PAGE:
In North America, the profit plan was exceeded. The region posted a 20% profit increase, if fact. Each North American unit posted a double-digit profit increase and a higher profit margin rate. But the 0.5% comp gain was below FL guidance, but the net was helped by better gross margins and expense control. Sera said he has not seen a slowdown "yet" in mall-based business.

The US Foot Locker business was up low-single digits. Footaction had a high-single digit gain. FL believes this unit's margin rate will approach high-single digits this year. Champs had a mid-single-digit increase. Footlocker.com was up mid-single digits. Europe fell high-single digits. Sales were generated with lower markdowns and high gross margin rates. Sales in Europe were also negatively affected by unfavorable Forex.

The combined North American business delivered a mid-single-digit increase. The combined margin rate increase 140 basis points in 1Q. Comp-store gains in North America were the results of higher sales of marquee and low-profile footwear. The ASP in FL's domestic stores increased mid-single digits. Driving marquee sales were Nike, Jordan, Timberland, Asics and Adidas. FL has done very well with the 360, and has very high expectations for the upcoming 180. Serra said FL was getting "materially "higher allocations of this key footwear.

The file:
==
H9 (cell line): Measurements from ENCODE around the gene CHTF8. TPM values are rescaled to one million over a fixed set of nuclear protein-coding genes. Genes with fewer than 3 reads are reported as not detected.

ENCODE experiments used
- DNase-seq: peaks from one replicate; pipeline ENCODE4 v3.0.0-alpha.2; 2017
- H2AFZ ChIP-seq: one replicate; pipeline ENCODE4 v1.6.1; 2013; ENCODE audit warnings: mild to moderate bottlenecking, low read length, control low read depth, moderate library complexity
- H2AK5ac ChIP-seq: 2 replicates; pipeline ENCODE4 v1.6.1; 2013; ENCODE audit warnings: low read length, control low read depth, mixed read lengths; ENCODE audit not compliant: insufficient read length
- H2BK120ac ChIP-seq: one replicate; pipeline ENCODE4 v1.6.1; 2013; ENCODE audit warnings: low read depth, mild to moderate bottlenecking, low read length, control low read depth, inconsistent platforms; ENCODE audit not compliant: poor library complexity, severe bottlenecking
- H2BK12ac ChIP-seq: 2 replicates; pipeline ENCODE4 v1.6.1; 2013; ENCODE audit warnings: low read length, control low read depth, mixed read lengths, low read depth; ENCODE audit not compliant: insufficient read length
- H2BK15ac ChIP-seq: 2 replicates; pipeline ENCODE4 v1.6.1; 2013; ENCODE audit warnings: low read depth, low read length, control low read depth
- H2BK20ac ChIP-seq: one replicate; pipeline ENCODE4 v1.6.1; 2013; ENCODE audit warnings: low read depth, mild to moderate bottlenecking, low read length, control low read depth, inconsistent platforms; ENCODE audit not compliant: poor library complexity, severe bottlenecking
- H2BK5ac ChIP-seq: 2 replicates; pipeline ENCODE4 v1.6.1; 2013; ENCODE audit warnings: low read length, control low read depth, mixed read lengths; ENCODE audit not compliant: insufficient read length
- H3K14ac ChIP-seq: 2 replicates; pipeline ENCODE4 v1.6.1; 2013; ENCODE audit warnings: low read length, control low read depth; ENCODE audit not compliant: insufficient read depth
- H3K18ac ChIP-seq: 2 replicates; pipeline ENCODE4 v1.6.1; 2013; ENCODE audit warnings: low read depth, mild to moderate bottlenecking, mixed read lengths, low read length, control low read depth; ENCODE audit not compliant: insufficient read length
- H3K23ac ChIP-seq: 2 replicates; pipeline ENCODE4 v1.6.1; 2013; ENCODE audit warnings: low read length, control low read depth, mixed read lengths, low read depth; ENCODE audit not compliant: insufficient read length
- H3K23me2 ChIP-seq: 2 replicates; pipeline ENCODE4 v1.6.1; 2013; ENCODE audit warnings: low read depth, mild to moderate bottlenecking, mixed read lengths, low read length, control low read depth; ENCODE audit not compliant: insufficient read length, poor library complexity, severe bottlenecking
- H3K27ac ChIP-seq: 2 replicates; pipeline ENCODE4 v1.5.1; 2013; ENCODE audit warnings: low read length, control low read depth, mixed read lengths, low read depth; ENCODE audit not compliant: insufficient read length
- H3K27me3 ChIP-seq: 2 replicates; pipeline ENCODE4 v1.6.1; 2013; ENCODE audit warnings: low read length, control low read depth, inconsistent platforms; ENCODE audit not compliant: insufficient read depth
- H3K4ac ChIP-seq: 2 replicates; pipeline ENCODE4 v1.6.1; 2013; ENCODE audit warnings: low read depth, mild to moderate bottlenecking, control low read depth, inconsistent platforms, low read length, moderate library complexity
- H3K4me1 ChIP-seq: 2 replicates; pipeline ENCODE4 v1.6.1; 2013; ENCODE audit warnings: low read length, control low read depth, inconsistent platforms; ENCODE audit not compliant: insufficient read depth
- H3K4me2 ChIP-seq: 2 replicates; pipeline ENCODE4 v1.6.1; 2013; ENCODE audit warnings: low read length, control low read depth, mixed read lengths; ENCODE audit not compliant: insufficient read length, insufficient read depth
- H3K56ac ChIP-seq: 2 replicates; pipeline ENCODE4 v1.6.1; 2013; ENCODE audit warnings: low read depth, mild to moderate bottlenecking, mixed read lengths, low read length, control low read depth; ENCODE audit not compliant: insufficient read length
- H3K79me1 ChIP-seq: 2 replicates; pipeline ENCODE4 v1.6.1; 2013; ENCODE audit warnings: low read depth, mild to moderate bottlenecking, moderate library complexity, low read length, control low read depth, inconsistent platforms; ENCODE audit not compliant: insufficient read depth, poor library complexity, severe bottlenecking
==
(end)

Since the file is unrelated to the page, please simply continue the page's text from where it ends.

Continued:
Marquee footwear represented 30.2% of sales. At its peak, marquee shoes accounted for a third of sales back in 2000-2001. For this fall, Serra expected it to be 32%-33%. FL has redefined marquee footwear as starting at $90 vs $100.